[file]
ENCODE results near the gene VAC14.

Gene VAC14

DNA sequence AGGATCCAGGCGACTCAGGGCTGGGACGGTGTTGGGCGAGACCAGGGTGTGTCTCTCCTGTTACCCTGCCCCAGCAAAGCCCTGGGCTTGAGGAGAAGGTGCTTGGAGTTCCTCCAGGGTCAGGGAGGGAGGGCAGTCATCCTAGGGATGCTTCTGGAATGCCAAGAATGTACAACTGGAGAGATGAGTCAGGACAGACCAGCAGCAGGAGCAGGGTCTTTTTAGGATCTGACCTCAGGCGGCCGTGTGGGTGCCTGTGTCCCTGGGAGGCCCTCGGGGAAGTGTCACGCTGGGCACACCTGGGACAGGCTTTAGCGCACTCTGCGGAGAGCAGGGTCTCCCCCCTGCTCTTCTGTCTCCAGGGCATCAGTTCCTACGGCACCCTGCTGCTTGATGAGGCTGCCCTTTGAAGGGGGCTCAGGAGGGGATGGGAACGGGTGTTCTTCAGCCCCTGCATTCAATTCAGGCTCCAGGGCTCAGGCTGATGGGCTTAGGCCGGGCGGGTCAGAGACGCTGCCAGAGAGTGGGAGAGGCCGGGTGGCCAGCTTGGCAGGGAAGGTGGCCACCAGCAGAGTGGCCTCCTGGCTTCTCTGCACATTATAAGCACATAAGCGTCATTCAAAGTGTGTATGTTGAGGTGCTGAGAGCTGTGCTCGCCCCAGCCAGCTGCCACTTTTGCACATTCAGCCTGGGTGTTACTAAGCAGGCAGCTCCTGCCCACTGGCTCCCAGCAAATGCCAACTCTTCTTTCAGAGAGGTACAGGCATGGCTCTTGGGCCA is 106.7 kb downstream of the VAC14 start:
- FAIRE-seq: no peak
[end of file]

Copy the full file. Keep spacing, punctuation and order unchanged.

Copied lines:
ENCODE results near the gene VAC14.

Gene VAC14

DNA sequence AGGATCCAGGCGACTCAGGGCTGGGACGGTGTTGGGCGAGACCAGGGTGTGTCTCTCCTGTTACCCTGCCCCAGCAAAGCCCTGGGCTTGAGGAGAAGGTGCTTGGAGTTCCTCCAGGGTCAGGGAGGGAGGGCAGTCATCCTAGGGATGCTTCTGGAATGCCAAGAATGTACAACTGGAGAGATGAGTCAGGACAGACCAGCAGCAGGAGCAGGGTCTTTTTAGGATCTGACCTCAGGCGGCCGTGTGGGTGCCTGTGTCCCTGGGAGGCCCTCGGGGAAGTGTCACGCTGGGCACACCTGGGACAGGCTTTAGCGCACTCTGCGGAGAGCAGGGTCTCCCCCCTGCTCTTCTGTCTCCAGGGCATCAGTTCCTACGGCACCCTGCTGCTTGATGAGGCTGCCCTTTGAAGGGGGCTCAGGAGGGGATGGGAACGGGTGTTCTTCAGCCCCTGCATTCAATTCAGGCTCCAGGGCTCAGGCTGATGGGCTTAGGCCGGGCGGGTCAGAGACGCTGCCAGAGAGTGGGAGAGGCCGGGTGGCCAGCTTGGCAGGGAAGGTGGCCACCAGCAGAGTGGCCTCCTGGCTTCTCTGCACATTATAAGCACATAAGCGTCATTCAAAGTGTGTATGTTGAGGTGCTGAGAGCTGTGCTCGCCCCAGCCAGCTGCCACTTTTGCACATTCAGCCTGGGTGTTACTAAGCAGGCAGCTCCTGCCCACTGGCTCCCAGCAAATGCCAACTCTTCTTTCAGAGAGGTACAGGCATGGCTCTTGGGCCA is 106.7 kb downstream of the VAC14 start:
- FAIRE-seq: no peak